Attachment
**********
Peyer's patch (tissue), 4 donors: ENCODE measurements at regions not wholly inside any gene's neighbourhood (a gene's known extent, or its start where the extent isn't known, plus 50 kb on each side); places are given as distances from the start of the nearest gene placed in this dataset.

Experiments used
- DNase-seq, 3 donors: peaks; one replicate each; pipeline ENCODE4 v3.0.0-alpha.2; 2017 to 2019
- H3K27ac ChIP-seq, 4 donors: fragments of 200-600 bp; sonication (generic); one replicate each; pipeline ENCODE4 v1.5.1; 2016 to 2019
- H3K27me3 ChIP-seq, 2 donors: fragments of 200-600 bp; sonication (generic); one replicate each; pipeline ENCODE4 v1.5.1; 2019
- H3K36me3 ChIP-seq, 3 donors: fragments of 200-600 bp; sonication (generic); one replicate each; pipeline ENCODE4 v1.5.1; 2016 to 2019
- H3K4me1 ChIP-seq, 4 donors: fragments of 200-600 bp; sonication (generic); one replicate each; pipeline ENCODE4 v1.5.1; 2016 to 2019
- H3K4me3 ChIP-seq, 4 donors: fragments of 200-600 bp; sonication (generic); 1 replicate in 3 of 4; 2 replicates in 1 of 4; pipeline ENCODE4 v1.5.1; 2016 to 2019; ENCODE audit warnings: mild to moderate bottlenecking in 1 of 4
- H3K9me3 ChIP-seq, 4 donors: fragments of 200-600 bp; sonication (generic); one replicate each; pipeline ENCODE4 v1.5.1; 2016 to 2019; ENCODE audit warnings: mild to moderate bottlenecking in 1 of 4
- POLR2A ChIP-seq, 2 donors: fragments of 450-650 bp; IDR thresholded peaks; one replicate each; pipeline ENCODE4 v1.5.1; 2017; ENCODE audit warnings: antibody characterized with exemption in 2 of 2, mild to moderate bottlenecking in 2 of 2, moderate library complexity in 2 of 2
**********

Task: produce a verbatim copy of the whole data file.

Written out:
Peyer's patch (tissue), 4 donors: ENCODE measurements at regions not wholly inside any gene's neighbourhood (a gene's known extent, or its start where the extent isn't known, plus 50 kb on each side); places are given as distances from the start of the nearest gene placed in this dataset.

Experiments used
- DNase-seq, 3 donors: peaks; one replicate each; pipeline ENCODE4 v3.0.0-alpha.2; 2017 to 2019
- H3K27ac ChIP-seq, 4 donors: fragments of 200-600 bp; sonication (generic); one replicate each; pipeline ENCODE4 v1.5.1; 2016 to 2019
- H3K27me3 ChIP-seq, 2 donors: fragments of 200-600 bp; sonication (generic); one replicate each; pipeline ENCODE4 v1.5.1; 2019
- H3K36me3 ChIP-seq, 3 donors: fragments of 200-600 bp; sonication (generic); one replicate each; pipeline ENCODE4 v1.5.1; 2016 to 2019
- H3K4me1 ChIP-seq, 4 donors: fragments of 200-600 bp; sonication (generic); one replicate each; pipeline ENCODE4 v1.5.1; 2016 to 2019
- H3K4me3 ChIP-seq, 4 donors: fragments of 200-600 bp; sonication (generic); 1 replicate in 3 of 4; 2 replicates in 1 of 4; pipeline ENCODE4 v1.5.1; 2016 to 2019; ENCODE audit warnings: mild to moderate bottlenecking in 1 of 4
- H3K9me3 ChIP-seq, 4 donors: fragments of 200-600 bp; sonication (generic); one replicate each; pipeline ENCODE4 v1.5.1; 2016 to 2019; ENCODE audit warnings: mild to moderate bottlenecking in 1 of 4
- POLR2A ChIP-seq, 2 donors: fragments of 450-650 bp; IDR thresholded peaks; one replicate each; pipeline ENCODE4 v1.5.1; 2017; ENCODE audit warnings: antibody characterized with exemption in 2 of 2, mild to moderate bottlenecking in 2 of 2, moderate library complexity in 2 of 2